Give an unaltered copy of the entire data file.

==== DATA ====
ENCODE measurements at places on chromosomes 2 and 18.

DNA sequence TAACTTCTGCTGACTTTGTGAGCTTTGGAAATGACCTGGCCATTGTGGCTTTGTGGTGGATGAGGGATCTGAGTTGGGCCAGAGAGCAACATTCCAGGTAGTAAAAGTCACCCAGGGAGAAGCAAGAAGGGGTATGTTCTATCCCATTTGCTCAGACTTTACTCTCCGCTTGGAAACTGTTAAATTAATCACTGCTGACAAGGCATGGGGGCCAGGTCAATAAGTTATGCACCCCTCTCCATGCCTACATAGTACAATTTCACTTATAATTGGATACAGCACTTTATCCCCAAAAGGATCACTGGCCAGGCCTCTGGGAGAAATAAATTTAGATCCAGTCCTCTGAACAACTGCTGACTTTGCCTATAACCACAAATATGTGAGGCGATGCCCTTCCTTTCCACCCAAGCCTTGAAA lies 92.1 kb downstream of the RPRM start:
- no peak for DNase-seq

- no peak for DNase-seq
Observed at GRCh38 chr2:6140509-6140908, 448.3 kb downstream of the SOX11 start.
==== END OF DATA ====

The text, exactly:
ENCODE measurements at places on chromosomes 2 and 18.

DNA sequence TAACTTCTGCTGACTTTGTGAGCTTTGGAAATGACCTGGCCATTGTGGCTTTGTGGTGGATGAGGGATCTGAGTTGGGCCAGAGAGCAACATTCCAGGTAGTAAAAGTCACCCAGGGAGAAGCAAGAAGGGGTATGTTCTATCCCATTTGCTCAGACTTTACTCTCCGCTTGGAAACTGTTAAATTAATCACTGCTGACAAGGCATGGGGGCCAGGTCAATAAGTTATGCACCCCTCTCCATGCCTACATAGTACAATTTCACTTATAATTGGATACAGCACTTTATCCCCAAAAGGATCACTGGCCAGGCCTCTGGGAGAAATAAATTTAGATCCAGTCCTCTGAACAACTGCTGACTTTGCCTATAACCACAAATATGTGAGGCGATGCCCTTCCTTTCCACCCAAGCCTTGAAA lies 92.1 kb downstream of the RPRM start:
- no peak for DNase-seq

- no peak for DNase-seq
Observed at GRCh38 chr2:6140509-6140908, 448.3 kb downstream of the SOX11 start.